Dream Theater have been at the top of the game for such a long time …
You don’t need us to tell you that pop-punk’s having a real resurgence at the moment.
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Fronting a whole new generation are the likes of KennyHoopla, JXDN, and now, emo-rap royalty LiL Lotus. With his Epitaph debut, ERRØR BØY, out in the world, we caught up with Lotus for a chat. Read on.
Hysteria: Where are we catching you from today?
LiL Lotus: I’m at one of my homies’ houses in Woodland Hills, LA. Just sitting on the porch, staring at the sky and having a drink- that’s the scenic explanation.
Congratulations on the release of ERRØR BØY. How does it feel to be dropping it through Epitaph Records?
In general, it feels like a breath of fresh air. I mean that in the sense that I’m finally releasing it. Having come from the Soundcloud world, I’m so used to making a song, getting a decent mix, taking a photo and just putting it out. I even released my last album in volumes, so it’s been different coming in and releasing a full body of work. It’s nice that it still feels cohesive. I make all kinds of different shit, and it’s still what I wanted it to be.
The crazy thing is growing up; all my favourite bands had the little Epitaph logo in the corner. Even before I understood labels or anything, that logo stuck out to me. It meant the band was a part of my world of music. Releasing things through them is such a milestone for me.
Can you pinpoint any moments or bands that set your musical journey in motion?
I’ve been singing since I was four. I come from a family of musicians. Both my parents, my uncles and my grandpa have done something with music. I remember growing up and having everyone sing to me. I was eight years old when I picked up the guitar, it was actually my great grandpas, and I didn’t know shit.
My dad, who was more of a singer, told me he knew four chords and that all the greatest songs revolved around them. He told me I could make whatever I wanted with them, so I learnt them. I used to play sports too, but when I learnt those chords, I was like fuck sports, I’m playing guitar instead. Since then, every day has been about music for me. Following that, I started looking up to certain bands or guitar players. I started looking at different styles and music videos and wondered what my stuff would look like.
I’ve always been very emotional, vulnerable and honest. Over time, I feel I’ve become more of an open book.
[ LiL Lotus ]
You’ve spoken about putting a lot of life’s pain into your music. Why is that so important for you?
I’ve always been very emotional, vulnerable and honest. Over time, I feel I’ve become more of an open book. But I also don’t feel like I do any of this consciously. It’s just second nature that everything comes out the way that it does. I just say it all.
What was it like working with producers like John Feldman and Drew Fulk?
So Drew, Zach Jones and my homie, Josh Strock (writer), did Girl Next Door, Why U Do Me Like This and Fake Love. I’ve known Josh since I was 18, from back in Texas. I was in a metalcore band back then, so we had history. I remember Drew had hit me up about that band, saying we should make music together. Fast forward a few years, I met Zach through Josh, and we all started working on stuff. It had very ‘homies’ vibes. We all hung out, had mutuals in the band world and just wanted to make music, so we did those three songs.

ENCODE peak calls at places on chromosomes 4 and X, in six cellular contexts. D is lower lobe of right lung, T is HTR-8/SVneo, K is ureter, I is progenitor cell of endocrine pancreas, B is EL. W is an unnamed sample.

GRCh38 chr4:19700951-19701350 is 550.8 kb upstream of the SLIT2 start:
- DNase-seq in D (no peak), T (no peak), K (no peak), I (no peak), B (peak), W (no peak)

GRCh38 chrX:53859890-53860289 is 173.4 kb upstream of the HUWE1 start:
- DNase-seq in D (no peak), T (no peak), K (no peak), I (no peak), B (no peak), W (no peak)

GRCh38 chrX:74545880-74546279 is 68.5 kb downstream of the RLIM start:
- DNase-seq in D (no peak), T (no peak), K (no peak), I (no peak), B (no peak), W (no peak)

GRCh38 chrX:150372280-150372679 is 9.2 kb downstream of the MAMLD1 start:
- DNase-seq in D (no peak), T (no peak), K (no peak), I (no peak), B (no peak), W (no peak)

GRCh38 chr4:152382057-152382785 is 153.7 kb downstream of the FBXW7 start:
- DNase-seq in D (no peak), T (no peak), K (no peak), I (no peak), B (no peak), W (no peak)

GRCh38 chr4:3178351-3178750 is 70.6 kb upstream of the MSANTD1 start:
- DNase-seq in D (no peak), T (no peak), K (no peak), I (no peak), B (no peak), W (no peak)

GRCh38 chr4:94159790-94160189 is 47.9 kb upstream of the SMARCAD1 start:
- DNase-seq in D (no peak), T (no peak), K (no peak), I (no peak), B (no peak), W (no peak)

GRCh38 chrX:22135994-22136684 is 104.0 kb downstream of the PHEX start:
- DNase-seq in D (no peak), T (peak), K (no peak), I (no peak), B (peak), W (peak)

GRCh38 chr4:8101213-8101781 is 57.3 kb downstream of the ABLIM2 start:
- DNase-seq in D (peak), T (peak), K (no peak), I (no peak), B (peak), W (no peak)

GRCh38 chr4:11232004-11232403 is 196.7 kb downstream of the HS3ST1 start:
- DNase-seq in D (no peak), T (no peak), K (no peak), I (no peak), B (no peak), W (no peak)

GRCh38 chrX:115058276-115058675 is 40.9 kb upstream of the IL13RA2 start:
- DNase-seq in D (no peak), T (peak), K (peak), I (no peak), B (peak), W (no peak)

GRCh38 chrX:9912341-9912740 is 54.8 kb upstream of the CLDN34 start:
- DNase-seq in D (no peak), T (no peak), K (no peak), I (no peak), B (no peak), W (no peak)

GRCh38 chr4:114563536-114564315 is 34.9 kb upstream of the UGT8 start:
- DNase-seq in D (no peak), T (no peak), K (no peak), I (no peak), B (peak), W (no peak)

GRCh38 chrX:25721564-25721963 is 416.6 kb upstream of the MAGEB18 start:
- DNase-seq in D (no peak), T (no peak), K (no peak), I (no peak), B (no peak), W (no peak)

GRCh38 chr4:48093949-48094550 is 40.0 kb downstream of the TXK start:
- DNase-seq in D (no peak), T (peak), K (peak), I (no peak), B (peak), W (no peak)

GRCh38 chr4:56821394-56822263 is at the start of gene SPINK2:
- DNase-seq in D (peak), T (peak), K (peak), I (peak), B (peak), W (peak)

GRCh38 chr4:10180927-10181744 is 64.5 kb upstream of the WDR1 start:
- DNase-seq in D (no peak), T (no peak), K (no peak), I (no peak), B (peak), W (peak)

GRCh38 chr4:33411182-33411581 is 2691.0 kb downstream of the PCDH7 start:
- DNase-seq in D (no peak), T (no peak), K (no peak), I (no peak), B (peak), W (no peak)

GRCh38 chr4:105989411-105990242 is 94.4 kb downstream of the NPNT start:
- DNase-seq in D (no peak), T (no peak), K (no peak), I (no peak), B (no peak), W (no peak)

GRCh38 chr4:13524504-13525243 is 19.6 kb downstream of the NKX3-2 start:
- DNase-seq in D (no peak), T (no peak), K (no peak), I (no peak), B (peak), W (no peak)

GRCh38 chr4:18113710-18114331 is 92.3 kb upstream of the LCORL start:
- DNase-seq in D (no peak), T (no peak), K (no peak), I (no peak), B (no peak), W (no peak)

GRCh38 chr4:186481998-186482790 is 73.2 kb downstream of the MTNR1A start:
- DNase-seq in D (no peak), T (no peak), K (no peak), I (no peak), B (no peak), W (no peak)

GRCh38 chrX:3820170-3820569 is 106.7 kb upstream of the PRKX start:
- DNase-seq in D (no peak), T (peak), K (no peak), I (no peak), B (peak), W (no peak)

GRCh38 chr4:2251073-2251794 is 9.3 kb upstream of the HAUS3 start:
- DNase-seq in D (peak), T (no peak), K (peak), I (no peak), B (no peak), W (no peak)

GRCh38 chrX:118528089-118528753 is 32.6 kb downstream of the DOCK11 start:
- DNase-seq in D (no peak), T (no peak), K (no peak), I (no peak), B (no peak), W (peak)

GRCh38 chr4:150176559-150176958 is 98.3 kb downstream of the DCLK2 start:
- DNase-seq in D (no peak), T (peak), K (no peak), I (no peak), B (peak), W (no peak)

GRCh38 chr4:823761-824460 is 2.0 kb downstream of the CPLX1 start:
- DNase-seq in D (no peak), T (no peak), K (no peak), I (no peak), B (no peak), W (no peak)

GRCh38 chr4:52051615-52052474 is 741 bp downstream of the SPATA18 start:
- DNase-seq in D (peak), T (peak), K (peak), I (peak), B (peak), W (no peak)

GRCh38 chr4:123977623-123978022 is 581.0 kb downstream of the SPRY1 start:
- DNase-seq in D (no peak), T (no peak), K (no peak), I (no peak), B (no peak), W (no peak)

Working with Feldmann was on a different level though. I went in there and didn’t really know what we’d be working on. It doesn’t matter when it’s with your homies, but the pressure was on in there. We found our footing and just started hacking away at the album. It was more intense than I’m used to, but it came out exactly how I wanted.
Pop-punks going through such a resurgence, but what’s stuck about it now is how fluid it’s getting. So with that in mind, what would you say are the defining aspects of your sound?
For me, no genre’s ever really felt irrelevant. I’ve always touched on the genres I have a soft spot for in my heart in some way, whether it be through a full song or just having something in the verses or the hooks. Now, on this album, I’ve zoned in on specific sounds. There are moments where you’ll hear old Lotus, new Lotus and maybe even future Lotus.
You collaborated with a few different artists on the record. Tell us about that experience.
Like I was saying earlier, Girl Next Door was originally me, Zach, Drew and Josh. I told Lil Aaron I wanted him to jump on the album, and he wanted to hear what we had so far. We ended up doing Girl Next Door, just like we do our Boyfriendz stuff. Listening to it after, we were like, damn, we snapped! I think that was the first song we’ve ever done, just the two of us. We’ve done Boyfriendz stuff together, but I think everyone was waiting for an Aaron/Lotus song, so I’m glad this was our first one.
Then Travis came with the Feldmann parts of the album. I showed up, not realising he’d even be part of the project. Feldmann told me Travis was here and would be tracking drums, and because he said it on a first-name basis, I just started thinking about all the familiar Travis’ in my life. Then he was like, no, it’s Travis Barker, and I thought I don’t have anything written and I don’t know what I’m going for, so this is going to be great. Luckily, it was (laughs). When he walked into the room, I was tracking vocals. I heard somebody, and I got spooked, and then I saw him and got spooked again. The first thing I said to him was, what’s up, legend (laughs). We just spoke about a bunch of different bands and people that we knew, and it was sick,
And then, with Chrissy, we had Romantic Disaster, and Brett (Gurewitz, Epitaph Records) wondered if we should put a female vocal on it. We thought Chrissy would sound good on it, so we called her manager and recorded it, and it flowed perfectly. She killed it.